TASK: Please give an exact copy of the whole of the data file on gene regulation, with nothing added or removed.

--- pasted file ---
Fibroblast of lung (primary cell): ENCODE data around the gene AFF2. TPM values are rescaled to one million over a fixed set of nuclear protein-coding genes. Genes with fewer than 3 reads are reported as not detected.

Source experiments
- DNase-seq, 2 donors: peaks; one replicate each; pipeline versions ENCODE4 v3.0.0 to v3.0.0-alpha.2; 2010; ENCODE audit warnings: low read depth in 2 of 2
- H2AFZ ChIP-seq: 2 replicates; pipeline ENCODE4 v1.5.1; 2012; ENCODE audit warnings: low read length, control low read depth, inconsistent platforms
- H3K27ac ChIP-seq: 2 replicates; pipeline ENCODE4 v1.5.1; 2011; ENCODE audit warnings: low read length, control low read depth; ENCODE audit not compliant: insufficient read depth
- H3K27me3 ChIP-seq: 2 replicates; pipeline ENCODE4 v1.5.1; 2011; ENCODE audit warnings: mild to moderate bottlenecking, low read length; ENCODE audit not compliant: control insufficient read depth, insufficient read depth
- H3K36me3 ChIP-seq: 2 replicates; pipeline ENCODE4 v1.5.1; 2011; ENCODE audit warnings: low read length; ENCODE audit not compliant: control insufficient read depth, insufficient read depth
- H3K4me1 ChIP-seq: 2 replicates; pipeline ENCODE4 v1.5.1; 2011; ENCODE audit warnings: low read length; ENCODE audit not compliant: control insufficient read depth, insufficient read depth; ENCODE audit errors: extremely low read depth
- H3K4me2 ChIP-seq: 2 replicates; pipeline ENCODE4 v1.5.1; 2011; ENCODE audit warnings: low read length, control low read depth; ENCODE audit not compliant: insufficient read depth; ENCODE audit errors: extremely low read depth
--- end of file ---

Fibroblast of lung (primary cell): ENCODE data around the gene AFF2. TPM values are rescaled to one million over a fixed set of nuclear protein-coding genes. Genes with fewer than 3 reads are reported as not detected.

Source experiments
- DNase-seq, 2 donors: peaks; one replicate each; pipeline versions ENCODE4 v3.0.0 to v3.0.0-alpha.2; 2010; ENCODE audit warnings: low read depth in 2 of 2
- H2AFZ ChIP-seq: 2 replicates; pipeline ENCODE4 v1.5.1; 2012; ENCODE audit warnings: low read length, control low read depth, inconsistent platforms
- H3K27ac ChIP-seq: 2 replicates; pipeline ENCODE4 v1.5.1; 2011; ENCODE audit warnings: low read length, control low read depth; ENCODE audit not compliant: insufficient read depth
- H3K27me3 ChIP-seq: 2 replicates; pipeline ENCODE4 v1.5.1; 2011; ENCODE audit warnings: mild to moderate bottlenecking, low read length; ENCODE audit not compliant: control insufficient read depth, insufficient read depth
- H3K36me3 ChIP-seq: 2 replicates; pipeline ENCODE4 v1.5.1; 2011; ENCODE audit warnings: low read length; ENCODE audit not compliant: control insufficient read depth, insufficient read depth
- H3K4me1 ChIP-seq: 2 replicates; pipeline ENCODE4 v1.5.1; 2011; ENCODE audit warnings: low read length; ENCODE audit not compliant: control insufficient read depth, insufficient read depth; ENCODE audit errors: extremely low read depth
- H3K4me2 ChIP-seq: 2 replicates; pipeline ENCODE4 v1.5.1; 2011; ENCODE audit warnings: low read length, control low read depth; ENCODE audit not compliant: insufficient read depth; ENCODE audit errors: extremely low read depth